Kriemhild heard with anger. "Much gold shall I give, and castles and land," said the queen, "unto the knight who shall slay Hagen."
Volker shouted defiantly: "Never before beheld I so many timorous knights. Cowards all! ye have taken of the king's substance and in his hour of trial ye desert him. I cry shame upon ye all."
Many bold warriors rushed against the knights of Burgundy. Stranger knights who were there fought also. The nimble Iring of Denmark struck mighty blows, and in the end he wounded Hagen. Queen Kriemhild praised him when he returned weary from the fray, and prompted him to return again. When he renewed the conflict, however, Hagen slew him.
So fell many brave men, and the long summer day ended and darkness fell. The tumult ceased.
Then the Burgundians besought King Etzel that they should be permitted to leave the hall and fight in battle, but Kriemhild forbade it.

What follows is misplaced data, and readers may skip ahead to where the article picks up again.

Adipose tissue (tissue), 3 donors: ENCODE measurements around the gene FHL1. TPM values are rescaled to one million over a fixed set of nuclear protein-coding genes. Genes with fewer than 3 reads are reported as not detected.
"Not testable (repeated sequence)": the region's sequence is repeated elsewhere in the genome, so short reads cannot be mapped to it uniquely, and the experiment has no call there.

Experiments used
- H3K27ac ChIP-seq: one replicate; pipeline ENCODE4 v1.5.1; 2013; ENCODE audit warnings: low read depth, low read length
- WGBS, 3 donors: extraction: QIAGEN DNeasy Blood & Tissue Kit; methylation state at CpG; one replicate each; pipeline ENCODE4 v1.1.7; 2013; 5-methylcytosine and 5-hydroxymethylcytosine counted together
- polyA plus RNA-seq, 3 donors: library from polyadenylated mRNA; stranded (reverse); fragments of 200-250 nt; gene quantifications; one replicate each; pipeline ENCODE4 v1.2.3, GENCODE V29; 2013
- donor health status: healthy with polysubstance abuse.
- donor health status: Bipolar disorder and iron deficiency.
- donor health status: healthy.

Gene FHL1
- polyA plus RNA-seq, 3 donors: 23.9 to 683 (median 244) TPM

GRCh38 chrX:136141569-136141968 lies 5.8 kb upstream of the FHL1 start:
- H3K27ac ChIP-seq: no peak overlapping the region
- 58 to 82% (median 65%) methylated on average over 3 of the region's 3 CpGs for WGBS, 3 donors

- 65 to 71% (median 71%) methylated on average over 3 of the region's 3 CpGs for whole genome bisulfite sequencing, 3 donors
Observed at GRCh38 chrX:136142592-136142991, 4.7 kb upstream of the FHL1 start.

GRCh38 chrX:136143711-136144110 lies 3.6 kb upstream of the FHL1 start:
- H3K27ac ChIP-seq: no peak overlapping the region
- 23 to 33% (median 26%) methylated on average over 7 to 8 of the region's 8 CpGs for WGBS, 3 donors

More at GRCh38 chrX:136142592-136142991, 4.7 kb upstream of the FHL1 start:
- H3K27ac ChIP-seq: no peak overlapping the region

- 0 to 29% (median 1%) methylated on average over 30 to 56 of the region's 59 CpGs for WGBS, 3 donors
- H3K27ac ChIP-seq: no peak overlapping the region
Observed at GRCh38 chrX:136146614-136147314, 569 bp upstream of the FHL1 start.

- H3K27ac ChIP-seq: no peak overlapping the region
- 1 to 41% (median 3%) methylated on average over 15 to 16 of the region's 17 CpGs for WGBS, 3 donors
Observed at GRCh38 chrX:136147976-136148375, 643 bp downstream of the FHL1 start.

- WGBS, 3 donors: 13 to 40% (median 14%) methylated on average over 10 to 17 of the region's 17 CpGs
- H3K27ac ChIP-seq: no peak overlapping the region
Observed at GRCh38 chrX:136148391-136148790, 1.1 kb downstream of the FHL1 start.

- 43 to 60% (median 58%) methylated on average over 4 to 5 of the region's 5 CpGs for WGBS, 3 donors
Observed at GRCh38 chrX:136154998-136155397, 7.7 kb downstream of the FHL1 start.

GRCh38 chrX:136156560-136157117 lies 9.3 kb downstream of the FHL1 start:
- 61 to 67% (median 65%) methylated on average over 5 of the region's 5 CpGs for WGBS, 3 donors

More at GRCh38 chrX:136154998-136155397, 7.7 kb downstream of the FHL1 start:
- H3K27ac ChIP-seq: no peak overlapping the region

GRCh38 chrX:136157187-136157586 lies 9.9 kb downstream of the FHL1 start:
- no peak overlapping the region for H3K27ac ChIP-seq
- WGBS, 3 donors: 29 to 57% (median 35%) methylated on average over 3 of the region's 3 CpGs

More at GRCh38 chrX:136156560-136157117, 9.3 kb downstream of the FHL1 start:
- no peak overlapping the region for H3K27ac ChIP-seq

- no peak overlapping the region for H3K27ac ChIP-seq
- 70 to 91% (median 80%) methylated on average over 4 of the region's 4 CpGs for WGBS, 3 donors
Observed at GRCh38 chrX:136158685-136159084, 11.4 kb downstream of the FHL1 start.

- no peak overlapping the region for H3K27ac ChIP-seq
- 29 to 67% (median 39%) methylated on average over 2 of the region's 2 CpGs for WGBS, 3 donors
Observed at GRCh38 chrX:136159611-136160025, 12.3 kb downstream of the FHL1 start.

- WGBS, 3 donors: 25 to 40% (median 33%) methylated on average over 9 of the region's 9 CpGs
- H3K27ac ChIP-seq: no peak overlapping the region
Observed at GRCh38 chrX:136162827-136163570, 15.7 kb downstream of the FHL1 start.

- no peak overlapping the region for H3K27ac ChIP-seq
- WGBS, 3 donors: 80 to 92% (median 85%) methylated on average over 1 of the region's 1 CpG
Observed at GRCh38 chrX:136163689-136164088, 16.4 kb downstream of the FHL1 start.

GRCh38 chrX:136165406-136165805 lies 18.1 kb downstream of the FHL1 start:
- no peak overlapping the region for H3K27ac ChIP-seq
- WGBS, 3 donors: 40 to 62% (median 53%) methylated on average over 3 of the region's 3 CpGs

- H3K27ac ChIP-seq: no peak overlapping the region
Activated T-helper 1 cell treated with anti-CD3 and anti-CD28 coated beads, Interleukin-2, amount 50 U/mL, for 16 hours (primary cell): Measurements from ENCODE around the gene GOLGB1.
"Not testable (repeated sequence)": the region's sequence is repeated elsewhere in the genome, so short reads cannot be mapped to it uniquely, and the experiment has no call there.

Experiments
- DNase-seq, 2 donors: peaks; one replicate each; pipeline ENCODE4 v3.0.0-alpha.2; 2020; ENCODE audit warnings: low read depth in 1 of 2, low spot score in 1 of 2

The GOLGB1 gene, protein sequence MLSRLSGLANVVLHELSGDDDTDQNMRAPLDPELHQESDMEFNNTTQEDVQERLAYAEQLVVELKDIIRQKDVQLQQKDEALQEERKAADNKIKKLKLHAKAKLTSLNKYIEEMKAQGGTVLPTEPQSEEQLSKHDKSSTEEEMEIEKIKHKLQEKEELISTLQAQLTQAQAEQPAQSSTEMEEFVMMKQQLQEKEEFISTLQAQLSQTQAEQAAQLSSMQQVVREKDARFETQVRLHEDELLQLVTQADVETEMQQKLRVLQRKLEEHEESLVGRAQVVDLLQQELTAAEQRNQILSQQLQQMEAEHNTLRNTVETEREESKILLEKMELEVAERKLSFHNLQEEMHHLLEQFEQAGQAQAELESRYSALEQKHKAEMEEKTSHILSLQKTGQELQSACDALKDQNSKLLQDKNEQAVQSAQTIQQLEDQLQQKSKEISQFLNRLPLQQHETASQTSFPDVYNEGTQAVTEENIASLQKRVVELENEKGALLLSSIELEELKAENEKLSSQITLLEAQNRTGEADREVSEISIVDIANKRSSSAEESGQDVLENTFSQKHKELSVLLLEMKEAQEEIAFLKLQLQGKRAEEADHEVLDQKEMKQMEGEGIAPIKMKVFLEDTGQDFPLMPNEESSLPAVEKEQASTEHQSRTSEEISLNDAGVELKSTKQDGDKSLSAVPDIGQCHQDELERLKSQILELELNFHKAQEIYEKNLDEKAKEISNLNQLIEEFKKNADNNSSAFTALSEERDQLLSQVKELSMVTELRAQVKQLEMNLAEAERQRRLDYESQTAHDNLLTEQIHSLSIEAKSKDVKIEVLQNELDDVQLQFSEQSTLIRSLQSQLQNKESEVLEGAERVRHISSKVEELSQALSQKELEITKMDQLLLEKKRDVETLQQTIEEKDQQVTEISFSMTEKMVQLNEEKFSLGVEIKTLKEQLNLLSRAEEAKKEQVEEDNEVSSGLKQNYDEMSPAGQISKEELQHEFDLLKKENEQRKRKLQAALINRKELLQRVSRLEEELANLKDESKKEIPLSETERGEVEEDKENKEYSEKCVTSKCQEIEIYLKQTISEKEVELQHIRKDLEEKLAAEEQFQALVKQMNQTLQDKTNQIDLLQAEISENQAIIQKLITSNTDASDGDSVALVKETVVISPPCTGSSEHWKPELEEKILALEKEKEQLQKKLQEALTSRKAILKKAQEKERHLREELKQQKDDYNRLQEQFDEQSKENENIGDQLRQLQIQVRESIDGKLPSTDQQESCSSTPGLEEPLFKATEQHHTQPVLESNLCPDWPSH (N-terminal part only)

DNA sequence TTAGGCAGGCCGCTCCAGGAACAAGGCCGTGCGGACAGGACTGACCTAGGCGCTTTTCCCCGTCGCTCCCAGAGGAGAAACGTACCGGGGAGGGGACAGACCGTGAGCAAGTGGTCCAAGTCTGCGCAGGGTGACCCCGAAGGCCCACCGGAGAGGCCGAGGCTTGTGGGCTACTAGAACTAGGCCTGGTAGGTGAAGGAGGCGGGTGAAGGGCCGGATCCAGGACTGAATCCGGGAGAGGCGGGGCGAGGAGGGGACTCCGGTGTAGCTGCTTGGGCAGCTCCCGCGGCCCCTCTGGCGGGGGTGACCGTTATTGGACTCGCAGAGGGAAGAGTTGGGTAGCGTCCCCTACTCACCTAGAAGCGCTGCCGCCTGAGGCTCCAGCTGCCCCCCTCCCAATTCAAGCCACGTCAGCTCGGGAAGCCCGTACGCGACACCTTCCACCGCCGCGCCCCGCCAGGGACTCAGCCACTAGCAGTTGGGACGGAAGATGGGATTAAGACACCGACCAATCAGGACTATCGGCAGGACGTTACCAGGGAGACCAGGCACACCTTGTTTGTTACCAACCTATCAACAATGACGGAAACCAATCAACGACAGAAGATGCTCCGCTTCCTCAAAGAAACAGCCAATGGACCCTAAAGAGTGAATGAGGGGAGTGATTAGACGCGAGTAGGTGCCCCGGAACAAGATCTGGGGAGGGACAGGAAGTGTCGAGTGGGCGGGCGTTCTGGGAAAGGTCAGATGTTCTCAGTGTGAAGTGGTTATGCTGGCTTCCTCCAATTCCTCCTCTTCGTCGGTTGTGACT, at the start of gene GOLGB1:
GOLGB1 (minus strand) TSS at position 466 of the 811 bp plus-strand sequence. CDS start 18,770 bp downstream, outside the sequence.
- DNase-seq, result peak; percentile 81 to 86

Her brother Giselher spake to the vengeful queen saying: "I deserve not death at thy hands. I was ever faithful unto thee. I came hither because that I did bear thee love and thou didst invite me. Thou must needs now show mercy unto us."
"Can I show mercy who hath never received it?" she answered him. "The vile Hagen slew my child, so those who stand by him must suffer with him. But this I shall promise thee--if Hagen be now delivered up a truce will be granted forthwith."
Gernot answered: "Never shall thy wish be granted. Rather would we die than ransom our lives with a single knight."
"Then must we die indeed like to brave men, Giselher said.
"My brother Hagen is not without friends," cried Dankwart; "ye who have refused quarter shall not receive it. Not at our hands."
In the midst of the night Kriemhild bade her, followers to set fire to the hall. That they did right gladly. The flames raged furiously, and one of them within cried: "Woe is me! we are doomed to die. Rather would I have fallen in battle."
Great was the heat, and the knights were tortured with thirst. Then did Hagen bid one of them to drink the blood of the slain war-men. One who suffered much knelt beside a corpse and drank the blood. The draught made him strong again. "Better is it than wine," he said.